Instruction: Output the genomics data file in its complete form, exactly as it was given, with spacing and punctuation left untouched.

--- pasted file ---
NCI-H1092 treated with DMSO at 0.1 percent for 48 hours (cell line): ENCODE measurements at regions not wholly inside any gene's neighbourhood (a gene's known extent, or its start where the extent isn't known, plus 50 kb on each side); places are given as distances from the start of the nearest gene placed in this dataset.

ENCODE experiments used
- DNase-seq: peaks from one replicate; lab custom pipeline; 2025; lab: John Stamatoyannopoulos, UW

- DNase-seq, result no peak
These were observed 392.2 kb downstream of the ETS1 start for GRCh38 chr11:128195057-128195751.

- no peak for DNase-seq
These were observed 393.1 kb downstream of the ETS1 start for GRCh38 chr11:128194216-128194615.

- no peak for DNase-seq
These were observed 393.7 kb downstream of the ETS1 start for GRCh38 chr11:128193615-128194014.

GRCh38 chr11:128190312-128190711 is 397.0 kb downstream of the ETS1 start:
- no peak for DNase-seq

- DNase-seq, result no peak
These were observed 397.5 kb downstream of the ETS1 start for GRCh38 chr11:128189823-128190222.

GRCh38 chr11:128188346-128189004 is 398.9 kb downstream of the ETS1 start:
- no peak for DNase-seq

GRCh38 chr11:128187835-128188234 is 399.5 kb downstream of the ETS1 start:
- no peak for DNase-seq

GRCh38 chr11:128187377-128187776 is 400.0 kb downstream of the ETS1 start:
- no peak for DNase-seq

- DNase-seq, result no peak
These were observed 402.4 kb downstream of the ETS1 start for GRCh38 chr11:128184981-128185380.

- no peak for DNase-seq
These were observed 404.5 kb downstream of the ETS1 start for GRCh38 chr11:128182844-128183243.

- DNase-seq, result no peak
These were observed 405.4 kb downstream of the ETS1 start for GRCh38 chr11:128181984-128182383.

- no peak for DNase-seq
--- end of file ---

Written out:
NCI-H1092 treated with DMSO at 0.1 percent for 48 hours (cell line): ENCODE measurements at regions not wholly inside any gene's neighbourhood (a gene's known extent, or its start where the extent isn't known, plus 50 kb on each side); places are given as distances from the start of the nearest gene placed in this dataset.

ENCODE experiments used
- DNase-seq: peaks from one replicate; lab custom pipeline; 2025; lab: John Stamatoyannopoulos, UW

- DNase-seq, result no peak
These were observed 392.2 kb downstream of the ETS1 start for GRCh38 chr11:128195057-128195751.

- no peak for DNase-seq
These were observed 393.1 kb downstream of the ETS1 start for GRCh38 chr11:128194216-128194615.

- no peak for DNase-seq
These were observed 393.7 kb downstream of the ETS1 start for GRCh38 chr11:128193615-128194014.

GRCh38 chr11:128190312-128190711 is 397.0 kb downstream of the ETS1 start:
- no peak for DNase-seq

- DNase-seq, result no peak
These were observed 397.5 kb downstream of the ETS1 start for GRCh38 chr11:128189823-128190222.

GRCh38 chr11:128188346-128189004 is 398.9 kb downstream of the ETS1 start:
- no peak for DNase-seq

GRCh38 chr11:128187835-128188234 is 399.5 kb downstream of the ETS1 start:
- no peak for DNase-seq

GRCh38 chr11:128187377-128187776 is 400.0 kb downstream of the ETS1 start:
- no peak for DNase-seq

- DNase-seq, result no peak
These were observed 402.4 kb downstream of the ETS1 start for GRCh38 chr11:128184981-128185380.

- no peak for DNase-seq
These were observed 404.5 kb downstream of the ETS1 start for GRCh38 chr11:128182844-128183243.

- DNase-seq, result no peak
These were observed 405.4 kb downstream of the ETS1 start for GRCh38 chr11:128181984-128182383.

- no peak for DNase-seq